BYD Building Electric Bus Factory In Komarom, Hungary

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The China-based electric bus and passenger vehicle manufacturer BYD will be opening a new small-scale electric bus manufacturing plant in Komarom, Hungary, according to recent reports.

Production at the new facility is expected to begin in early 2017 — with initial production quantities being 200 units a year. Plans are to eventually double production to 400 units a year.

While those numbers aren’t particularly aggressive (around 25,000 buses were sold in Europe in 2015), the move by BYD is an important one. The new €20 million investment into the Komarom plant is the first such investment by a China-based electric bus firm into Europe.

With great potential in the European market, BYD could leverage this entry into the market at some later point for rapid growth.

Here’s more (as translated by an online program from manager magazin): “The company is building a bus factory in Komarom, a 20,000-soul town in the north of the country. … What makes things more exciting is the fact that it is about electric buses, and it is the first such investment of a Chinese company in Europe, as reported by the state news agency Xinhua. This would allow the factory to develop a development which has hitherto taken place in the minds of company consultants — the global advance of Chinese car manufacturers thanks to the electric car technology.”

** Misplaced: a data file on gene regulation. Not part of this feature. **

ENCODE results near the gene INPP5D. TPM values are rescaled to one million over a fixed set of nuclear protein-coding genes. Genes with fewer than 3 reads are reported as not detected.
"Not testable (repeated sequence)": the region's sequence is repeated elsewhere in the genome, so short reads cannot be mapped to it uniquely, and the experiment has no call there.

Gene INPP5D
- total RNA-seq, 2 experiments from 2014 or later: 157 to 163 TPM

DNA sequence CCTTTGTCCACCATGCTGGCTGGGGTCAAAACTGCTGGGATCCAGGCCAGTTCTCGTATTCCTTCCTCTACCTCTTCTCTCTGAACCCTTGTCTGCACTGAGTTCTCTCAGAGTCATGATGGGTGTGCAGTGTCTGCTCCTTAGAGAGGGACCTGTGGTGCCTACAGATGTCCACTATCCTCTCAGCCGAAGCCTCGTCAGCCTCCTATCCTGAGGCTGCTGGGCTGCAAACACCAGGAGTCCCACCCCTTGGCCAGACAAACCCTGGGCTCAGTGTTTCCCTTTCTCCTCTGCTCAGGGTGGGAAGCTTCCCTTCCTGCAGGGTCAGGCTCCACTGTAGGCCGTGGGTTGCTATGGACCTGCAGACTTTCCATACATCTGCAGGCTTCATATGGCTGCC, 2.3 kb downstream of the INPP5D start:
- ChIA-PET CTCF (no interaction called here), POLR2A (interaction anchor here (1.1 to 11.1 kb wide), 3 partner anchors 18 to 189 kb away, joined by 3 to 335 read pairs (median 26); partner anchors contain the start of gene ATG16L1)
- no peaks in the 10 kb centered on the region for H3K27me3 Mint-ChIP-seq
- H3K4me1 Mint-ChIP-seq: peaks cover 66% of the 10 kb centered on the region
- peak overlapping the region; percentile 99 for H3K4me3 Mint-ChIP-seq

Notably, the electric bus sector is growing at a vastly faster rate in China than in Europe (see the stunning chart here) — which makes BYD’s interest in the market significant. While the Chinese market is rather crowded, with a number of firms producing electric buses in large quantities, the European electric bus market is comparatively undeveloped — meaning that the company has the chance to be at the forefront of an emerging market, and to potentially capture a large market share.


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James Ayre

James Ayre's background is predominantly in geopolitics and history, but he has an obsessive interest in pretty much everything. After an early life spent in the Imperial Free City of Dortmund, James followed the river Ruhr to Cofbuokheim, where he attended the University of Astnide. And where he also briefly considered entering the coal mining business. He currently writes for a living, on a broad variety of subjects, ranging from science, to politics, to military history, to renewable energy.

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